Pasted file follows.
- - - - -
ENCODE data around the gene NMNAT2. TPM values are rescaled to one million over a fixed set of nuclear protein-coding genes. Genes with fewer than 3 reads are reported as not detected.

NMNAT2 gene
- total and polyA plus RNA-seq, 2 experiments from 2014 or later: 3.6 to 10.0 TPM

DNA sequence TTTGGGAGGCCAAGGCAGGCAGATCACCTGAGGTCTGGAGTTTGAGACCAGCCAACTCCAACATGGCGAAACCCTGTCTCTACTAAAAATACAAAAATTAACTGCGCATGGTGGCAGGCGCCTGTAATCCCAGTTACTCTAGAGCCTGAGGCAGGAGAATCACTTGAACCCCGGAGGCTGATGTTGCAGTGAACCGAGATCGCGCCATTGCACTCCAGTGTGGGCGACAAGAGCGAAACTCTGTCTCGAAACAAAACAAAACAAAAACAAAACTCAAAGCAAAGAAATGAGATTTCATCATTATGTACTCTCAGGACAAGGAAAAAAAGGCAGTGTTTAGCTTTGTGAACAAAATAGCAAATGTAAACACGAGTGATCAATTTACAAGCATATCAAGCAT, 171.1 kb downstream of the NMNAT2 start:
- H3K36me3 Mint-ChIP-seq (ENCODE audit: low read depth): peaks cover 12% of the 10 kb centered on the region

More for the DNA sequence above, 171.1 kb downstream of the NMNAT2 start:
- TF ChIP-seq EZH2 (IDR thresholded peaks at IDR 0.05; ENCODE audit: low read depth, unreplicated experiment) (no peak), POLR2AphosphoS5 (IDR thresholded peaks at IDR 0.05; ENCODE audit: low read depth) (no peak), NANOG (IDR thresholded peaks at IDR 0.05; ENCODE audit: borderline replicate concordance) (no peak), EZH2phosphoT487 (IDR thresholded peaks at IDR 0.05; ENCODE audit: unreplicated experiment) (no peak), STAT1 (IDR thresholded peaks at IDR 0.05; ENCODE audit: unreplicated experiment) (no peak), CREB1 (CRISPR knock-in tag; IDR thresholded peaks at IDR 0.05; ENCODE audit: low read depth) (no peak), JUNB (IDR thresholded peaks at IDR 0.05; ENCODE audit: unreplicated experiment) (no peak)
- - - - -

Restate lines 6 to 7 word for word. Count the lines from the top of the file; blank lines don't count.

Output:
More for the DNA sequence above, 171.1 kb downstream of the NMNAT2 start:
- TF ChIP-seq EZH2 (IDR thresholded peaks at IDR 0.05; ENCODE audit: low read depth, unreplicated experiment) (no peak), POLR2AphosphoS5 (IDR thresholded peaks at IDR 0.05; ENCODE audit: low read depth) (no peak), NANOG (IDR thresholded peaks at IDR 0.05; ENCODE audit: borderline replicate concordance) (no peak), EZH2phosphoT487 (IDR thresholded peaks at IDR 0.05; ENCODE audit: unreplicated experiment) (no peak), STAT1 (IDR thresholded peaks at IDR 0.05; ENCODE audit: unreplicated experiment) (no peak), CREB1 (CRISPR knock-in tag; IDR thresholded peaks at IDR 0.05; ENCODE audit: low read depth) (no peak), JUNB (IDR thresholded peaks at IDR 0.05; ENCODE audit: unreplicated experiment) (no peak)